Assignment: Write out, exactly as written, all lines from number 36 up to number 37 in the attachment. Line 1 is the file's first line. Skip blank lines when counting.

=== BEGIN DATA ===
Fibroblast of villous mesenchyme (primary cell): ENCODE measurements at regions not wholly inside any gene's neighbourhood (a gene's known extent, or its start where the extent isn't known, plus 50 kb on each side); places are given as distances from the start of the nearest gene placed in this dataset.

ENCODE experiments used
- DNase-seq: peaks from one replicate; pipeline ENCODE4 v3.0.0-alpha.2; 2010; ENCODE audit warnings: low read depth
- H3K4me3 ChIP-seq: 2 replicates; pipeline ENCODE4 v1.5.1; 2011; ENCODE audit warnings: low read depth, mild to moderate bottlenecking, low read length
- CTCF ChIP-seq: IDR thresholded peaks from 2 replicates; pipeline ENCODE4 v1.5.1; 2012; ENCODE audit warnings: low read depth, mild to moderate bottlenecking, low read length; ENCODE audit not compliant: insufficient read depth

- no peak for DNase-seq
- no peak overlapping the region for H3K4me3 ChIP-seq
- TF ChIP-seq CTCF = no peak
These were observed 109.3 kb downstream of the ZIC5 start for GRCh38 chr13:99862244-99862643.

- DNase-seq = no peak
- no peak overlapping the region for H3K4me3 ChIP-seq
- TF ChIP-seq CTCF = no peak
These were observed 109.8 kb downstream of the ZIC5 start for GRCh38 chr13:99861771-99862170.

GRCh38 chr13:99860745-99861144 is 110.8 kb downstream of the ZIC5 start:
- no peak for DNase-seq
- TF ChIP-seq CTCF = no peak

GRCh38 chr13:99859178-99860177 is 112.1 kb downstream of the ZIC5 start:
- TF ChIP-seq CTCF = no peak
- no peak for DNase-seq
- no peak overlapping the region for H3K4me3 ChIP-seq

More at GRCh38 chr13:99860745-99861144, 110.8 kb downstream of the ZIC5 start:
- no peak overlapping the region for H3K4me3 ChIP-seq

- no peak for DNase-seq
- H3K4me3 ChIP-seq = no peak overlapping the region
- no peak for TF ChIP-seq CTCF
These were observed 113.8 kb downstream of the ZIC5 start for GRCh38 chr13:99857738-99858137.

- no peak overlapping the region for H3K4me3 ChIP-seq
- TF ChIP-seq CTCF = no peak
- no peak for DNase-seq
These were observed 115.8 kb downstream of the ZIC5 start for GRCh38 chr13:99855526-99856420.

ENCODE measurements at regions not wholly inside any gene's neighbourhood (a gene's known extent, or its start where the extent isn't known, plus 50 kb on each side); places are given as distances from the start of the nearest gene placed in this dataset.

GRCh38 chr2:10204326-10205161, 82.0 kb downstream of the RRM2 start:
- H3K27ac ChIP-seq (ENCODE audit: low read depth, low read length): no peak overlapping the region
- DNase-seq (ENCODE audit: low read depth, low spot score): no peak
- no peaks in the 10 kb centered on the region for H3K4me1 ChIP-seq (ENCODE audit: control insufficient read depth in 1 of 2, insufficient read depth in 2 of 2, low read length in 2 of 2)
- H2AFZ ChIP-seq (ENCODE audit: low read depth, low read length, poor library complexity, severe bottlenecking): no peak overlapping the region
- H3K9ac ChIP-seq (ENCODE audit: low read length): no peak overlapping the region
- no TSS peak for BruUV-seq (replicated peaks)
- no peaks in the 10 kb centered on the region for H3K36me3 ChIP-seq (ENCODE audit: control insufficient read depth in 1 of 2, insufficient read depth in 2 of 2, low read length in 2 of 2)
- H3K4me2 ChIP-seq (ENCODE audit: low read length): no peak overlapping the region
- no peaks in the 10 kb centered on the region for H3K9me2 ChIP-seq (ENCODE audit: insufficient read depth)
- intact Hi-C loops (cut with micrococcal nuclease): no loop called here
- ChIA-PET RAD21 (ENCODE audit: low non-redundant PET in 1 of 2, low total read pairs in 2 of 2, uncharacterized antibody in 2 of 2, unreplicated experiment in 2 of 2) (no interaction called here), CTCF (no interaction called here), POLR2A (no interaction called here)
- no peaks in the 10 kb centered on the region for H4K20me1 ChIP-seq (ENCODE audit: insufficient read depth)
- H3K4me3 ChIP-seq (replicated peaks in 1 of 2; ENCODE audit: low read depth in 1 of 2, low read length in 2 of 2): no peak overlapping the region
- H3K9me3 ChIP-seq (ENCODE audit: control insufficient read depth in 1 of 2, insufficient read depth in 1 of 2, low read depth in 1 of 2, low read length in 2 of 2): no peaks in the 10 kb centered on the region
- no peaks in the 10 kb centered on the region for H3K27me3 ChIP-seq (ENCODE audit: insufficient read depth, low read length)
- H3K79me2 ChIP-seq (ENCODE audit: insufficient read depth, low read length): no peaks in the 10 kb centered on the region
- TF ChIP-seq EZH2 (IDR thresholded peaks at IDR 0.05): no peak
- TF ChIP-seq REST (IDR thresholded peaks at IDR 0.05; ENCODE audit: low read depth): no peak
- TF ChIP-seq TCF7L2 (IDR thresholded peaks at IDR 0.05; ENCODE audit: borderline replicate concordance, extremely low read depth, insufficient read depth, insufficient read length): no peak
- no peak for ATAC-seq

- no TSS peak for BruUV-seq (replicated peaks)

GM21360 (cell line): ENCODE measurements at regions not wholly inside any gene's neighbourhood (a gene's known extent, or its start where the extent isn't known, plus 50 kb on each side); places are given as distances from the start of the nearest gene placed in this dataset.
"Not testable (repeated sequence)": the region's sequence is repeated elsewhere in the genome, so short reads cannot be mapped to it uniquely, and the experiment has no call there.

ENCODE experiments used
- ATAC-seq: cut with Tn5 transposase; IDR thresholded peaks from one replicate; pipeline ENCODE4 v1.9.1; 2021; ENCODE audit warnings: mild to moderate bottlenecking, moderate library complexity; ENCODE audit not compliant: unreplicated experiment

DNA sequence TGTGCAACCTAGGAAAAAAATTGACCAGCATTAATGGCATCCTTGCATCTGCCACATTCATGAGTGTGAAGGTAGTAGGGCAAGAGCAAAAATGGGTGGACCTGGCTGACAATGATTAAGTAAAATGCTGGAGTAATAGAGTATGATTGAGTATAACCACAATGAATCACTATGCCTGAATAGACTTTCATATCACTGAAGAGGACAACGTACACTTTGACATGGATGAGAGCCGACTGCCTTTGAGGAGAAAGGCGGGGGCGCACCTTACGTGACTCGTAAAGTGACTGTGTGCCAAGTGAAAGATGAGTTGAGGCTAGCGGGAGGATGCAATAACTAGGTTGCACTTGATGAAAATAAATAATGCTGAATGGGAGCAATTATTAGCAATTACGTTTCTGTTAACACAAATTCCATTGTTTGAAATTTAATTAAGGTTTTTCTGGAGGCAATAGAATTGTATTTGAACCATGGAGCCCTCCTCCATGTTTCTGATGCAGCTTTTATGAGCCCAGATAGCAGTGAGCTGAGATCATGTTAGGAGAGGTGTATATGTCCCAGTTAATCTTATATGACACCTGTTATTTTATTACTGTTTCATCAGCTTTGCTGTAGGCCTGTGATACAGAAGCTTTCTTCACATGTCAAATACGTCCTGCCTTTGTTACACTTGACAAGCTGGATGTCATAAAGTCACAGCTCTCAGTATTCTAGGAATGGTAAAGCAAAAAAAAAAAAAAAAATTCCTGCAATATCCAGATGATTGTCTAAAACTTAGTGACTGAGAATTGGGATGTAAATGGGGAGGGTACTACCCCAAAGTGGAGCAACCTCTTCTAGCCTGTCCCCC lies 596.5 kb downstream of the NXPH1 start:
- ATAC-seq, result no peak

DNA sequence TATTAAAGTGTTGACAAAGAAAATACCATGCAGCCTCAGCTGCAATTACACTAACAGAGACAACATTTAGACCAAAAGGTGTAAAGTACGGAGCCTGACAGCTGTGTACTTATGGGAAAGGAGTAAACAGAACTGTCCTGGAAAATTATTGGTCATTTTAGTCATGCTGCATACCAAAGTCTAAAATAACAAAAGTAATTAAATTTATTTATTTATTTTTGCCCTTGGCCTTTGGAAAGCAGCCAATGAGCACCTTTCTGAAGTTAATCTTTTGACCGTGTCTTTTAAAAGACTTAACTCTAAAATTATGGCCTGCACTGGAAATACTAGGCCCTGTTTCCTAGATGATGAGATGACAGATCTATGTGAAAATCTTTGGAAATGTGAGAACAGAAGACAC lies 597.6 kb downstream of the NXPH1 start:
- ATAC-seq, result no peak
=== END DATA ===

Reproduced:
- H2AFZ ChIP-seq (ENCODE audit: low read depth, low read length, poor library complexity, severe bottlenecking): no peak overlapping the region
- H3K9ac ChIP-seq (ENCODE audit: low read length): no peak overlapping the region